Uganda: Access to Courts for People with Mental Disabilities

Interviewer: "What do you think about the question on court forms which asks people if they are of sound mind?"

Respondent: "That question alone deters people with mental disability from going to court. You cannot access justice when such questions are asked in courts of law. It means that your verdict has already been decided."

Supreme Court of Uganda. Photo: Daily Monitor

Following on from our research last year on mental health and human rights in Uganda, MDAC today releases the findings of a six-month follow-up research study on access to courts and reasonable accomodations for people with mental disabilities. The study, based on interviews with people with mental disabilities, their carers and guardians, lawyers and judges, sets out some of the key barriers faced by people with mental disabilities in accessing justice in both civil and criminal procedures, and provides detailed recommendations for change.

  • Access to Courts and Reasonable Acommodations for People with Mental Disabilities in Uganda click here to download.
  • Justice for People with Mental Disabilities in Uganda: A Proposal for Reform of Rules of Court - click here to download.

A second paper has also been developed on the need for reforming rules of court that discriminate against people with mental disabilities, and which deny them access to the courts. The second paper also proposes guidelines for amending rules of court in a way which implements rights set out under the UN Convention on the Rights of Persons with Disabilities (CRPD), and particularly the right to access justice enshrined in Article 13. Uganda ratified the CRPD in 2008, and next year will have its record scrutinised by the UN Committee on the Rights of Persons with Disabilities.

The study, which was conducted by Ugandan lawyer Simon Peter Odongoi during a fellowship placement with MDAC, highlights a number of areas where reform is needed, including:

  • The use of outdated and discriminatory terminology such as "idiot", "persons of unsound mind" and "lunatic" in court papers and processes which entrench stigma;
  • People with intellectual or psycho-social disabilities are legally denied the right to bring or defend cases and their evidence is deemed to lack credibility or refused;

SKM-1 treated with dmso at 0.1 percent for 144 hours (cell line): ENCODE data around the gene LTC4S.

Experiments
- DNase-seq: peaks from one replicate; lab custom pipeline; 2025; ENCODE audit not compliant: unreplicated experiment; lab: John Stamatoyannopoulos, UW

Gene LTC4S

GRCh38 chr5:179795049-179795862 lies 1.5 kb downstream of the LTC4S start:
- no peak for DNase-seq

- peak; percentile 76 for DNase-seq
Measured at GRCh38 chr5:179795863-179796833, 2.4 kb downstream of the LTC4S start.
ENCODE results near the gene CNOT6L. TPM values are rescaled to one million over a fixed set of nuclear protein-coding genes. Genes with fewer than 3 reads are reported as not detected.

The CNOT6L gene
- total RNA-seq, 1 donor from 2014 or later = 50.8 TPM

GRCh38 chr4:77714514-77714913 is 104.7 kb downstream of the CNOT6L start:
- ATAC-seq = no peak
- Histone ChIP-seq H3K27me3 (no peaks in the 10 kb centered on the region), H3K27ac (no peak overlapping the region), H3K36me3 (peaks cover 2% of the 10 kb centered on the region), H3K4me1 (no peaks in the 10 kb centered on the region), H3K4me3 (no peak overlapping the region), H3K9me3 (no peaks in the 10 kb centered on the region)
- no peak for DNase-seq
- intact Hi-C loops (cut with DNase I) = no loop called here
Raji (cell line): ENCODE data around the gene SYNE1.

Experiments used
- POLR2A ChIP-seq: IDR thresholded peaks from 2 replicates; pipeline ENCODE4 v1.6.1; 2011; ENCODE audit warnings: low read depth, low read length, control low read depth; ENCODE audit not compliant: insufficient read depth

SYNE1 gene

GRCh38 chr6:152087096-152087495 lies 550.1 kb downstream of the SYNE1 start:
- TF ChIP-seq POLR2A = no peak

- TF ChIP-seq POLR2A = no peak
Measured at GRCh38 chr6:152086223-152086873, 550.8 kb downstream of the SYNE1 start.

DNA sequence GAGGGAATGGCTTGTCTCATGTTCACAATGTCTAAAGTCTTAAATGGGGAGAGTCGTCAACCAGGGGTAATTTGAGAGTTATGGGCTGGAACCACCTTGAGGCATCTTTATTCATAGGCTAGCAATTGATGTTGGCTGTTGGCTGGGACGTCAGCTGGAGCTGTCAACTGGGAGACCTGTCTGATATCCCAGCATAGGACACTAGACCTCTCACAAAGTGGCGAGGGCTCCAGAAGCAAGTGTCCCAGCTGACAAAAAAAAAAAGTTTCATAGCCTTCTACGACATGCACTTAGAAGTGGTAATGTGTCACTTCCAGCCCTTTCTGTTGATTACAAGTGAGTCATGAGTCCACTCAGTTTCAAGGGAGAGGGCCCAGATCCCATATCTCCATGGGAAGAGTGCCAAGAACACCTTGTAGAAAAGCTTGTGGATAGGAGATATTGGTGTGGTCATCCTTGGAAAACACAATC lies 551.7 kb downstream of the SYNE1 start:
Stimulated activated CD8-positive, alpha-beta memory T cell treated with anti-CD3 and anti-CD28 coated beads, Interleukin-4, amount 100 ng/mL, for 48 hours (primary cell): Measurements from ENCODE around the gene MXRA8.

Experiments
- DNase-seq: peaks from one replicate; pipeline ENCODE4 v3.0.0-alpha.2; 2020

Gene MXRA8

• Some people with disabilities cannot navigate or understand the complex processes required to initiate or defend cases, and no support is provided to them to do so;
  • Rigid application of rules of procedure in a way which is likely to deny substantive access to justice;
  • Imposition of court fees discourages or prohibits people from claiming their rights through the courts;
  • People with disabilities have their cases taken over by guardians ad litem or other substitute decision-makers, without the need for their consent; and
  • People with disabilitiesare arbitrarily detained during criminal procedures, sometimes left to languish for decades in detention.

To respond to these problems, MDAC recommends that the Ugandan Government and judiciary take urgent steps to open up the courts to people with disabilities and guarantee their rights on an equal basis with others. Steps must be taken to dismantle the access to justice barriers faced by people with disabilities, we make a strong call for cases to be heard without undue regard to technicalities, as required under Article 126 of the Ugandan Constitution.

In order to assist this process, MDAC has proposed a set of guidelines for consideration when reforming Rules of Court, which govern the way the judges and courts operate. The focus is on ensuring equal access to justice through the provision of accommodations relevant to people with disabilities, including procedural accommodations. In addition, it is important that leadership at the highest levels improves the accessibility of the courts to all. Some of the detailed recommendations include:

  • Ensure that Rules of Court give full recognition to the legal capacity of all persons with disabilities;
  • Recognise the capacity to testify, including through alternative communication methods;
  • Respect the presumption of innocence and guarding against discriminatory judging or sentencing;
  • Codify and implement procedural accommodations relevant to persons with a variety of impairments;
  • Adjust the way in which cross-examination and other forms of testimony are given to make the process less threatening; and
  • Allow for evidence to be provided through interpreters, support-persons, and via video-link.

For further information, please get in touch:

Supported [in part] by a grant from the Open Society Foundations.


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